Australian police have detained a 23-year-old man and expect to charge him under counter-terrorism laws, after raids on about a dozen homes yielded an unspecified number of weapons.
The raids were conducted by state and national police on 11 homes in Melbourne yesterday.
Computer equipment, including a memory stick containing violent material, was seized, along with a number of registered firearms and fake weapons, police said.
Police said they expected to charge the man with "collecting or making documents likely to facilitate terrorist acts", an offence under Australia's criminal code. The maximum sentence for the charge is 15 years in jail.
"I would like to reassure people that we have not identified any immediate threats that pose immediate concerns to the safety of the community," Victoria Police Assistant Commissioner Steve Fontana said in a statement.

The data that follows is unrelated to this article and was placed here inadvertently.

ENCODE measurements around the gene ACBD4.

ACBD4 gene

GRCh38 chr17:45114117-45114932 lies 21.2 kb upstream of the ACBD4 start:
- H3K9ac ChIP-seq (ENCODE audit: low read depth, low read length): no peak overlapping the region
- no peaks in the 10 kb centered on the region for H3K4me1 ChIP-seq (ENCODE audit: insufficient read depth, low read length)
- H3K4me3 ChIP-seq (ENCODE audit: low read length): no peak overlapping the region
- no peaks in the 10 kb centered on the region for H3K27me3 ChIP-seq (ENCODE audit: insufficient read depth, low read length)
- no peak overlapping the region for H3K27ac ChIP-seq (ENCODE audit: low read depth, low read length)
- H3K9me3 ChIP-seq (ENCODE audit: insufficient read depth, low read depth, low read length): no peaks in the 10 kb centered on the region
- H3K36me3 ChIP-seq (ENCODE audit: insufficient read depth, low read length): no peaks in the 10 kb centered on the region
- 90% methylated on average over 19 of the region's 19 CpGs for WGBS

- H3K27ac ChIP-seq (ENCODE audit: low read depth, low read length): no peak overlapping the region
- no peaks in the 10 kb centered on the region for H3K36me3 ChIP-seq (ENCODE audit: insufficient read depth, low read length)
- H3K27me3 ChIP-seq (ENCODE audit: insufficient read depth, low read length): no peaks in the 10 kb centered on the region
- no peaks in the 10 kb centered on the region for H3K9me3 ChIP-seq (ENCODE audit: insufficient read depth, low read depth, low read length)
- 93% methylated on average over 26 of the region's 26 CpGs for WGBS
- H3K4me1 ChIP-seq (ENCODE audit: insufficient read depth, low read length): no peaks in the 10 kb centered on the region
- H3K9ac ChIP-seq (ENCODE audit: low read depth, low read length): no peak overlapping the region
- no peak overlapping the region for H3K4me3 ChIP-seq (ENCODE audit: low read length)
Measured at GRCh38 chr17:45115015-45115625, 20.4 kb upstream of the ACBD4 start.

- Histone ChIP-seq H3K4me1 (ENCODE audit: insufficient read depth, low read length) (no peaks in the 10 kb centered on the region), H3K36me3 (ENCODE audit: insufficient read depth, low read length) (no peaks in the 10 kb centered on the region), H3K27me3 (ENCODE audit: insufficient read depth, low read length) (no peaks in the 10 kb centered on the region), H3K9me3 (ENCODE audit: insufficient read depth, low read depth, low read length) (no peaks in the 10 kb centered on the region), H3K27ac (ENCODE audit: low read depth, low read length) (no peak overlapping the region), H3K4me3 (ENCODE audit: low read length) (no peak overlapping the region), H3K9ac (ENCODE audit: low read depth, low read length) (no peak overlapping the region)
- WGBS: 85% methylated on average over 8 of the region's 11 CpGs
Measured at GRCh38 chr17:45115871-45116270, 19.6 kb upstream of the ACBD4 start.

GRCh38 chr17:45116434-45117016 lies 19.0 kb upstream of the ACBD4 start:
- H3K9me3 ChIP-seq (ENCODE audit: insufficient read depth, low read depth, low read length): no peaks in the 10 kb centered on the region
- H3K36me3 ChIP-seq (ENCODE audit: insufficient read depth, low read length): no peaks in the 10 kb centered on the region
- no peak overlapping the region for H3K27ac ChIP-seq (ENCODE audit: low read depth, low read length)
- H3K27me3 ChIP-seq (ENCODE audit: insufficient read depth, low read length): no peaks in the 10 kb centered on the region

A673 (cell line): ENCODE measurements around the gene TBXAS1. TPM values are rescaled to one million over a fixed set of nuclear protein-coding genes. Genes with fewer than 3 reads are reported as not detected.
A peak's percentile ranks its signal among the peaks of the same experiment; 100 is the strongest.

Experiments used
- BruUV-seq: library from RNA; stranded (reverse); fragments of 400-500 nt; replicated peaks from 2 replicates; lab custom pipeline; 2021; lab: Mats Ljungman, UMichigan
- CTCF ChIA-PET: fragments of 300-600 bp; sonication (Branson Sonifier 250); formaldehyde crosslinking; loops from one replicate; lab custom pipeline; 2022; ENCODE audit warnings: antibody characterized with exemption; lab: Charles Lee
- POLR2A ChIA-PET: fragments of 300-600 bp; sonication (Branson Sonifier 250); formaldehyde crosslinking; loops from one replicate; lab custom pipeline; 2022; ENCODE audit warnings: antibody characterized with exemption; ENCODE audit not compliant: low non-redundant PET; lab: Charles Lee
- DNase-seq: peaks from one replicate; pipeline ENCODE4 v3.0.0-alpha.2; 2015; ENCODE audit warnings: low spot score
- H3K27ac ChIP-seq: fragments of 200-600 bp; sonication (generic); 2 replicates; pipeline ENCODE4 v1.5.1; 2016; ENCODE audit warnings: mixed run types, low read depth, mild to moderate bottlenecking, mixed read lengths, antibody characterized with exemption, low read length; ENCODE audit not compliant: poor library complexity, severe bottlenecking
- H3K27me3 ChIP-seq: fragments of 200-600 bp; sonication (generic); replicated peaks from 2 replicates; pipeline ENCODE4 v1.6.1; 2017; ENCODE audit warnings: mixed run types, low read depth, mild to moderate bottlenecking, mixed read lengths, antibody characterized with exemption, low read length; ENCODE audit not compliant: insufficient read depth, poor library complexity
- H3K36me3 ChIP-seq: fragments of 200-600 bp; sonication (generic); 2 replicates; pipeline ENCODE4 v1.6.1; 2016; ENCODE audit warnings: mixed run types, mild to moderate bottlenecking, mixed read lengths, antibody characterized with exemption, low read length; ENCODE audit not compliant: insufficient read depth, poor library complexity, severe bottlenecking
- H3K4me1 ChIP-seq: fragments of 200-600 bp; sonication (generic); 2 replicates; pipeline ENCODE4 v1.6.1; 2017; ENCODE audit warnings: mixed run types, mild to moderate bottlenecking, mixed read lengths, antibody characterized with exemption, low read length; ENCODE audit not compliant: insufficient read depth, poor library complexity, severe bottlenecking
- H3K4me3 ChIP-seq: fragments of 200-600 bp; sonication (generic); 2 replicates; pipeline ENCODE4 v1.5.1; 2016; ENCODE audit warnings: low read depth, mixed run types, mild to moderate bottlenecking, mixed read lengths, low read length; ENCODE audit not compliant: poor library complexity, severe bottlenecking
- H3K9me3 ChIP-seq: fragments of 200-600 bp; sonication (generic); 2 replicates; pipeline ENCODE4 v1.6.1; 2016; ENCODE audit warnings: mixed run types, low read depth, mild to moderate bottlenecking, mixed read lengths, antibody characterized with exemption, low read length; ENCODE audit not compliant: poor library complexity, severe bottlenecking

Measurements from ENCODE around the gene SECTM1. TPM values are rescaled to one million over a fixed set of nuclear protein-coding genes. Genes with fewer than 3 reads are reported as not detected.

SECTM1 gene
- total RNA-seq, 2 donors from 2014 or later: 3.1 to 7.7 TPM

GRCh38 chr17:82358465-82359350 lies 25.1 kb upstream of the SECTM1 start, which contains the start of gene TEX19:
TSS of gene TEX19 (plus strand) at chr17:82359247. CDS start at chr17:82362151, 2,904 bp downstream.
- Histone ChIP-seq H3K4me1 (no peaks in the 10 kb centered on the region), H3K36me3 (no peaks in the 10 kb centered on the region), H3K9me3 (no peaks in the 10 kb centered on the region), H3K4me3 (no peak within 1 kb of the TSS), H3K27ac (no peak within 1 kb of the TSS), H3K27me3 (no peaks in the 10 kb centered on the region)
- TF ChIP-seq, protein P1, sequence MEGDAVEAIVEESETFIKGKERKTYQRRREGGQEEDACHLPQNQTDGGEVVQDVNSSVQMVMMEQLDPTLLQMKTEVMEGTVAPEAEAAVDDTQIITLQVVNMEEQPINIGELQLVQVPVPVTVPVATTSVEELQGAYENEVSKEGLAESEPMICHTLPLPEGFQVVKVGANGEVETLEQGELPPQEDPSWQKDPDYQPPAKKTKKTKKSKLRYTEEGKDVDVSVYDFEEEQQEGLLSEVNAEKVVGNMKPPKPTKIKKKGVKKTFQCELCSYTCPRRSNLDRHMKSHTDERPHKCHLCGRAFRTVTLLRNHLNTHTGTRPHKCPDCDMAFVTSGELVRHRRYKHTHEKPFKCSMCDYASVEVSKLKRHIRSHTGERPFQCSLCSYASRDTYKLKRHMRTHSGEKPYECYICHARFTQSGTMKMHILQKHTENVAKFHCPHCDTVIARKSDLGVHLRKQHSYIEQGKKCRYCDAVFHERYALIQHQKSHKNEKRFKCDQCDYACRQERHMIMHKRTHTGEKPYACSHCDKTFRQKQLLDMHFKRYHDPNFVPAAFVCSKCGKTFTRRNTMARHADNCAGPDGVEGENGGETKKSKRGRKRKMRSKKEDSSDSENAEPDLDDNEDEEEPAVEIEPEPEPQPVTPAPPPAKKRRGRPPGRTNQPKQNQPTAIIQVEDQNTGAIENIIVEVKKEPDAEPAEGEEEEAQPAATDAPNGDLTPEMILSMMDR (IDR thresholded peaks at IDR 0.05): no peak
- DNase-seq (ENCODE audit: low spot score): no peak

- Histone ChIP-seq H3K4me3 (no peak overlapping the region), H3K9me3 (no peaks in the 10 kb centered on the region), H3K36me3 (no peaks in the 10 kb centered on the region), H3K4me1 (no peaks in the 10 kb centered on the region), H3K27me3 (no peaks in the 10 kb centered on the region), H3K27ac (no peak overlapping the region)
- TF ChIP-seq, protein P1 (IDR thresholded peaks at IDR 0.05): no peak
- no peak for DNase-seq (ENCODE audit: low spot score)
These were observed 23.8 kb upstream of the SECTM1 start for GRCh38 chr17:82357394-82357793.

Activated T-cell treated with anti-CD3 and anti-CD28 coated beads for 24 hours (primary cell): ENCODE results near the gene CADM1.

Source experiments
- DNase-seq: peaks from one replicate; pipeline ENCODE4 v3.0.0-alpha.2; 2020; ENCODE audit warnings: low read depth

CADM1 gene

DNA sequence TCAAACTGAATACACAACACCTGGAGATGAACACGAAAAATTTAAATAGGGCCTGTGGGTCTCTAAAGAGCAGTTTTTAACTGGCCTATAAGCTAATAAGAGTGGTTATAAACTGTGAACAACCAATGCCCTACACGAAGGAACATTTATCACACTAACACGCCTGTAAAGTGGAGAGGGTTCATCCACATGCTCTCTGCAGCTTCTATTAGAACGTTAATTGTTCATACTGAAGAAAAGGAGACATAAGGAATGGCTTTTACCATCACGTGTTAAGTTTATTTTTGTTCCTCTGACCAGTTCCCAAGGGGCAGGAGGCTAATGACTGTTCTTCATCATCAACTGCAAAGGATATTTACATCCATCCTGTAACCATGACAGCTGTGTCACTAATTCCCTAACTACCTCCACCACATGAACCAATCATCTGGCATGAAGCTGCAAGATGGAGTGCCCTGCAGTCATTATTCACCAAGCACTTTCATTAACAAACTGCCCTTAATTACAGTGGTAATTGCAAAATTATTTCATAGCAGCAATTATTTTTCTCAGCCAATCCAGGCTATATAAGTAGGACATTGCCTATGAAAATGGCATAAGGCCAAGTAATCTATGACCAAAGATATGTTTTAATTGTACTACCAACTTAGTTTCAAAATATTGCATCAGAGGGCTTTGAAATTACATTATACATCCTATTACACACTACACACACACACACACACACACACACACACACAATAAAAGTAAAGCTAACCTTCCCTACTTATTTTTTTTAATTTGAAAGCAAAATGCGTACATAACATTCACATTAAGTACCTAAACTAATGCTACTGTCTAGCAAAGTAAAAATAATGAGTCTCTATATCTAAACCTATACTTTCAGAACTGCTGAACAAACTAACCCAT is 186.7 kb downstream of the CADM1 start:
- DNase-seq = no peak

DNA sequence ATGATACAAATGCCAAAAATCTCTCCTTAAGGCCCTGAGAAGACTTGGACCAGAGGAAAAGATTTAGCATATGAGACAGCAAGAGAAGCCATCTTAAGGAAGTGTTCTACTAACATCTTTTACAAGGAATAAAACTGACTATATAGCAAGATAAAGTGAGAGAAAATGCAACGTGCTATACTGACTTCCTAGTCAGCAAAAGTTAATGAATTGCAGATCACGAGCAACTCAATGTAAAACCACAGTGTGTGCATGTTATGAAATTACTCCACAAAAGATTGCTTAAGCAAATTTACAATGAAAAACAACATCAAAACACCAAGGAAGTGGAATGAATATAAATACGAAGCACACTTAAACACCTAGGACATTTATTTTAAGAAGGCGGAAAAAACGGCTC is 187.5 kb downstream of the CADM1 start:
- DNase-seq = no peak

Australia, a staunch US ally, has gradually tightened its national security laws since the September 11, 2001, airliner attacks on the United States. Under those security laws, police can detain a person for up to seven days for questioning.
The Australian Federal Police declined to comment on the man's ethnic or religious background. The Islamic Council of Victoria said the police had briefed members of the Muslim community about the raids.
"The last thing we want is any kind of terrorist attack anywhere in the world, let alone in Australia, and it's very reassuring that the authorities are being very vigilant in keeping our community safe," Sherene Hassan of the Islamic Council of Victoria told Australian Broadcasting Corporation radio.
Australia has never suffered a major peace-time attack on home soil, although 88 Australians were killed in the 2002 nightclub bombings of the Indonesian resort island of Bali and Australia's embassy in Jakarta was bombed in 2004.
Australian authorities have disrupted four major plots since 2000, with 23 people convicted of terrorism offences.